Avoid Thin Ice When Alone

The pond was thawing as winter retreated. Portions of the icy surface held puddles that shone in the sunlight. Overnight temperatures barely restored the frozen surface each passing day. Winter was losing its hold as the days grew warmer and longer. The ice made noise as it expanded and contracted. Loud pops and snapping sounds echoed through the empty woods at the shoreline.

The boy walked and slid across the open space. He was alone this afternoon. No brothers to tease him or sister to tag along and pester him with endless questions. He smiled to himself as he advanced towards the upper end of the pond where it moved into the trees and became swampy. He wanted to explore that area while he could. During the summer there was no way through it.

A sound like a gunshot came from the center of the pond. The sudden outburst startled the boy and made him stop in his tracks. He was nowhere near the source but felt the jolt move through the ice under his feet as the sound rebounded around him. He waited almost a full minute before convincing himself it was simply a harmless expansion event far away from him and nowhere near his intended path.

He shuffled his boots through the thin standing water on the ice and continued upstream. He looked down into the dark ice under his feet as he went. He carefully watched for signs of cracking. Portions of the ice were almost clear and held trapped bubbles that helped him estimate the thickness. Other sections were cloudy white with no way to tell how strong it might be. He moved along where he thought best, sliding his feet instead of lifting them.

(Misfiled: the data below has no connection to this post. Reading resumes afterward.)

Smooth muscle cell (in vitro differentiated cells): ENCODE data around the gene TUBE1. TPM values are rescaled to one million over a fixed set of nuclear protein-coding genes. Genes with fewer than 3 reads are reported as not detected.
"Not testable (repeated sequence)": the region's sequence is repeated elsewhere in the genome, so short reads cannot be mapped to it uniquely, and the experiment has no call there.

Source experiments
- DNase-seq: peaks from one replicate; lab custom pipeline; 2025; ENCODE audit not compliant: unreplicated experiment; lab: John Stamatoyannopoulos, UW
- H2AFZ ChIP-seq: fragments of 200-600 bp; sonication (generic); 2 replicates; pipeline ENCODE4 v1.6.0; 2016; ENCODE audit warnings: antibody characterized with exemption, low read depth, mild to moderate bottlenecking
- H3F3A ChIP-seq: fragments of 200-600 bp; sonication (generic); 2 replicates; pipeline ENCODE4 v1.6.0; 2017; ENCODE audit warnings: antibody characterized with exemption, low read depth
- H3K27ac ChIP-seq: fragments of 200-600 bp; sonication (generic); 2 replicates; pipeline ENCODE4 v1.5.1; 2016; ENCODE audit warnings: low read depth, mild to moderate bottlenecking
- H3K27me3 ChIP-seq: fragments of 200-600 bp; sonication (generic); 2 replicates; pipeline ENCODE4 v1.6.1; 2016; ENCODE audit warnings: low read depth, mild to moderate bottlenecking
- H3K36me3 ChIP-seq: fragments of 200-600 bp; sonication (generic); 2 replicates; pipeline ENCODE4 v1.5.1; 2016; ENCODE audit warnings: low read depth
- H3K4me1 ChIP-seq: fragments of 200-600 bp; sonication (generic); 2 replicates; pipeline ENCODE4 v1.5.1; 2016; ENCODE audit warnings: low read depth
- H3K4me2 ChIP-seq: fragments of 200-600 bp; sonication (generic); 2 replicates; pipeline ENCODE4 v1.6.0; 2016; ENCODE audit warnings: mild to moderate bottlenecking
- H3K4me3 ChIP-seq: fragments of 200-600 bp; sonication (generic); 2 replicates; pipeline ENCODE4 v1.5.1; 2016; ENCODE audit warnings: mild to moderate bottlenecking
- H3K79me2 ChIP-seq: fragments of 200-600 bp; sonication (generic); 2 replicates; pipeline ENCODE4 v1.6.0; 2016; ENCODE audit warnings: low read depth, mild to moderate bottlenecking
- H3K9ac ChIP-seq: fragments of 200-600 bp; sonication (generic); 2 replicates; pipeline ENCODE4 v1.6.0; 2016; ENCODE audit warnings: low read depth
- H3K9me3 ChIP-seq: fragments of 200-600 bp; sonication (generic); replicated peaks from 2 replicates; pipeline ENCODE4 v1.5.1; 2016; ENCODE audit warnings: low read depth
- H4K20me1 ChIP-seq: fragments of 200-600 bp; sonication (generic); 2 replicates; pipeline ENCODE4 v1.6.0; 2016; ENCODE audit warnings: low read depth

Another dark patch ahead. He moved towards it slowly and wished for X-ray vision once again. That would be cool. His mind offered diversionary thoughts to consider for a moment. What he would see through. How he would use that superpower to help people. What he might learn.

“Crack! Crash! Splash!” went the ice.

“Boo-Doop!” went his boot as it plunged beneath the surface.

In an instant, he was up to his thigh with one leg under the water. His other leg surged him upwards as he lunged away from the sudden hole. It happened so fast, he never felt the water.

He backed away from the hole towards stronger ice he had recently crossed and slowed his terrified breathing. He knew he had been lucky. If the ice collapsed under his left leg, he would have gone in over his waist or even deeper. Definitely time to get off the pond.

He turned towards home and made careful but rapid progress off the ice. He scrambled up the shoreline and broke into a stiff run. His right leg grew colder as the water seeped into his pant leg and reached his skin. He had to reach home before long.


What’s the best piece of advice you’ve given someone that you failed to take yourself?

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